According to a new press release from Business Insider[3], ‘South-East Asian countries outdo most other emerging market regions in the 11th annual Agility Emerging Markets Logistics Index, a broad gauge of competitiveness based on logistics strength and business fundamentals. Business-friendly conditions and core strengths position several South-East Asian countries near the top of the Index, behind giants China (1) and India (2).’ Meanwhile, cybersquatting (also known as domain squatting) has become a critical concern for many companies doing business in this region.

Photo source: https://pixabay.com

Photo source: https://pixabay.com

While setting up businesses in the region, many companies realise that their names or trade marks, in combination with country code top-level domain (ccTLD) suffixes (such as .vn, .id, .th, .sg, etc.), have been previously registered by third parties (cybersquatters).

Cybersquatters often purchase domain names in the hope of selling them to the trade mark owners at an inflated price. The cybersquatters also use the domain names to sell counterfeit products or direct users to their own websites (often but not always containing some sort of illicit content, from pornography to gambling, etc.). Reclaiming the disputed domain name is not always easy, it is a time- and money- consuming process. There are also cases when it isn’t possible to get your domain name back (for example the case of ebay.com.vn in Vietnam).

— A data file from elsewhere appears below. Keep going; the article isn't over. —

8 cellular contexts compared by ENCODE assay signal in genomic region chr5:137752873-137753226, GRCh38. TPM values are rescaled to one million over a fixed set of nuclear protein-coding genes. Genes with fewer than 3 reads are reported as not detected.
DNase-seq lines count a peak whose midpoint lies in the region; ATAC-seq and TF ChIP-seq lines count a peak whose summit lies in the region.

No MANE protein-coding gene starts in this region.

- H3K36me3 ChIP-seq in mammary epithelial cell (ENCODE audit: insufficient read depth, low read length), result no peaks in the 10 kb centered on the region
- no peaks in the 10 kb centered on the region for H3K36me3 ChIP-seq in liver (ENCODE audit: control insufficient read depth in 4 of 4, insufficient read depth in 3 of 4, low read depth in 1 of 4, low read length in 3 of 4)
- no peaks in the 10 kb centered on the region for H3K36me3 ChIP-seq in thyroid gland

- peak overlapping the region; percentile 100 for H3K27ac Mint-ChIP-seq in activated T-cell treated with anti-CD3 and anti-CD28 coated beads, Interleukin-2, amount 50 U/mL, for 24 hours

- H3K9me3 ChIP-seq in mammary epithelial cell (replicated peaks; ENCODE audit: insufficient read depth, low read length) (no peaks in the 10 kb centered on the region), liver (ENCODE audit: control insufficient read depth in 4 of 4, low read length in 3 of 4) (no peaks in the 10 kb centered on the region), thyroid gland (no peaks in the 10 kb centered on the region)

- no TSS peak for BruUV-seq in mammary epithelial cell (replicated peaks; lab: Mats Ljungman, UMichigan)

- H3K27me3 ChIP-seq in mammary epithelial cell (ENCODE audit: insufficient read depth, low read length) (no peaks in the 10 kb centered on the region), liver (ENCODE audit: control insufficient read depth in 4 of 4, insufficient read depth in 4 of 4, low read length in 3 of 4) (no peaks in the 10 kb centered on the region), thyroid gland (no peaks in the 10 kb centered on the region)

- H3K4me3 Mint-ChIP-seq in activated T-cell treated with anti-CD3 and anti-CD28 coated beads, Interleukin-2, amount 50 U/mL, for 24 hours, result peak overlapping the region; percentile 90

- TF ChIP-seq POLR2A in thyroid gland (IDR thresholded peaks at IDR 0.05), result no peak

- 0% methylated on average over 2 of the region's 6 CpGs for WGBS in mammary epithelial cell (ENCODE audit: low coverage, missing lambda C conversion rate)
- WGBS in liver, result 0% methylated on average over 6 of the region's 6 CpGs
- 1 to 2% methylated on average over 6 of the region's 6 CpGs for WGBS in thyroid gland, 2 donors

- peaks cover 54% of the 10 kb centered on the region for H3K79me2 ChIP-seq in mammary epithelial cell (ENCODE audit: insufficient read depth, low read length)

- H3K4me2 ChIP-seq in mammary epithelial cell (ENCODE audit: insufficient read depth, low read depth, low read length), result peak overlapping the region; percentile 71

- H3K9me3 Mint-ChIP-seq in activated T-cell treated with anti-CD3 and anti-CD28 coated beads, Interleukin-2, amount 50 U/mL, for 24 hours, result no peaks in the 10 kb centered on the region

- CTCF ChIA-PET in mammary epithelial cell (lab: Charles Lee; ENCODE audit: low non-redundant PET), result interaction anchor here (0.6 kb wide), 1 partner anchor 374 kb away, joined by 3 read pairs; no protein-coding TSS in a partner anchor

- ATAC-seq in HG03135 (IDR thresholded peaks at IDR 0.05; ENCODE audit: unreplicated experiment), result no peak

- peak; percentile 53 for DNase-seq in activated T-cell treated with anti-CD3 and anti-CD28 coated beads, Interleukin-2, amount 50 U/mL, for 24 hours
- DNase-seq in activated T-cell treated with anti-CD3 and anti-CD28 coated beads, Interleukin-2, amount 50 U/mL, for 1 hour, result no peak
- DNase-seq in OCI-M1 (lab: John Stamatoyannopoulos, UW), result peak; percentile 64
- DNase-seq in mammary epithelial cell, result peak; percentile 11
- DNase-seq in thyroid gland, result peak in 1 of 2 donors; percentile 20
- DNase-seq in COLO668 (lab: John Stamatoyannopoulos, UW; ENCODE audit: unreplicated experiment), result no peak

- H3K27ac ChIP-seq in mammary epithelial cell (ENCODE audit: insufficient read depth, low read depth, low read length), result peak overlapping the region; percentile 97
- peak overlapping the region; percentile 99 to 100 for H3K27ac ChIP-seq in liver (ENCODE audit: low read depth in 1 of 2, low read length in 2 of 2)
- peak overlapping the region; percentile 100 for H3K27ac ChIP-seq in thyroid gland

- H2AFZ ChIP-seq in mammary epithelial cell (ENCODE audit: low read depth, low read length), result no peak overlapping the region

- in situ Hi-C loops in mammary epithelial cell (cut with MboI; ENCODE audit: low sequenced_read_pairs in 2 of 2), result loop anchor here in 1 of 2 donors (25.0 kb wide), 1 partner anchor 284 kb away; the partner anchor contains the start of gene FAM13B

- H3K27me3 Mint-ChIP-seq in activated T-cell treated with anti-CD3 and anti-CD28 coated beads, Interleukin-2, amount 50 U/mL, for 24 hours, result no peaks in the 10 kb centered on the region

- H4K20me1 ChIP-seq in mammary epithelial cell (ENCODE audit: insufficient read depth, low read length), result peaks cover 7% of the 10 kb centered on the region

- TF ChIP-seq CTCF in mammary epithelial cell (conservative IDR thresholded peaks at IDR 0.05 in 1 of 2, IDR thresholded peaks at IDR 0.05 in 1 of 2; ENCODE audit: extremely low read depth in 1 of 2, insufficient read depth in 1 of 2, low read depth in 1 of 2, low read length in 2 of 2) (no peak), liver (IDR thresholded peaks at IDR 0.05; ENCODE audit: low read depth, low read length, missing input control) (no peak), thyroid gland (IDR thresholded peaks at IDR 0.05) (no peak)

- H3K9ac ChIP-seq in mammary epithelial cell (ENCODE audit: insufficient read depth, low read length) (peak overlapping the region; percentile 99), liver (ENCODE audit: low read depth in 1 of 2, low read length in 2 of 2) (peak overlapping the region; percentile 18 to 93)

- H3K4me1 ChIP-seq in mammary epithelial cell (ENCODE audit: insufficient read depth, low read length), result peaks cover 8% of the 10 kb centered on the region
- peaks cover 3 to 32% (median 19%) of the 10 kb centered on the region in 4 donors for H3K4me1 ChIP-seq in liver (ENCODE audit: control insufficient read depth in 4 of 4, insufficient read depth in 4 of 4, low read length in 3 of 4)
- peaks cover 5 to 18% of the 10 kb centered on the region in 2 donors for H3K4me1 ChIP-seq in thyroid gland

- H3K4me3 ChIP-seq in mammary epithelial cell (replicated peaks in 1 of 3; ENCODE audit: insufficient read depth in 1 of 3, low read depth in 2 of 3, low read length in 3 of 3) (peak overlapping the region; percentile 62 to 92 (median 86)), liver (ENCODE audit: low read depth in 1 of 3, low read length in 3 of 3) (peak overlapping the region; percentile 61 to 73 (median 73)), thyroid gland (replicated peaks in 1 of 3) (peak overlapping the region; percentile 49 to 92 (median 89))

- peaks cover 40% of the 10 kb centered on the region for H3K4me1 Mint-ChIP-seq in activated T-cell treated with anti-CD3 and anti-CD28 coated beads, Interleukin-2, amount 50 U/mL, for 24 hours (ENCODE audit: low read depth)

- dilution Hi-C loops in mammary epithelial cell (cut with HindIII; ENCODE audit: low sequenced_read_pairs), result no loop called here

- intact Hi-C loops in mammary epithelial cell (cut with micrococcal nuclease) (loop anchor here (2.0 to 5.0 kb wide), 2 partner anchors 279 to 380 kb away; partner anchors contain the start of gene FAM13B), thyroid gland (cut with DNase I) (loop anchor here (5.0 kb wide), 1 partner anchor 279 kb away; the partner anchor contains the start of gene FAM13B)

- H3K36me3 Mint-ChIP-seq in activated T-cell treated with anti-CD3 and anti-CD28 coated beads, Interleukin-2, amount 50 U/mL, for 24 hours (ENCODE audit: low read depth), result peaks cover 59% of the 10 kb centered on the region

According to the Domain Name Dispute Statistics from the WIPO, Vietnam (393 cases), Indonesia (263 cases), Thailand (244 cases), Singapore (153 cases), Malaysia (149 cases) and the Philippines (120 cases) are the countries where there are high numbers of respondents involving domain name disputes in the South-East Asian region[4].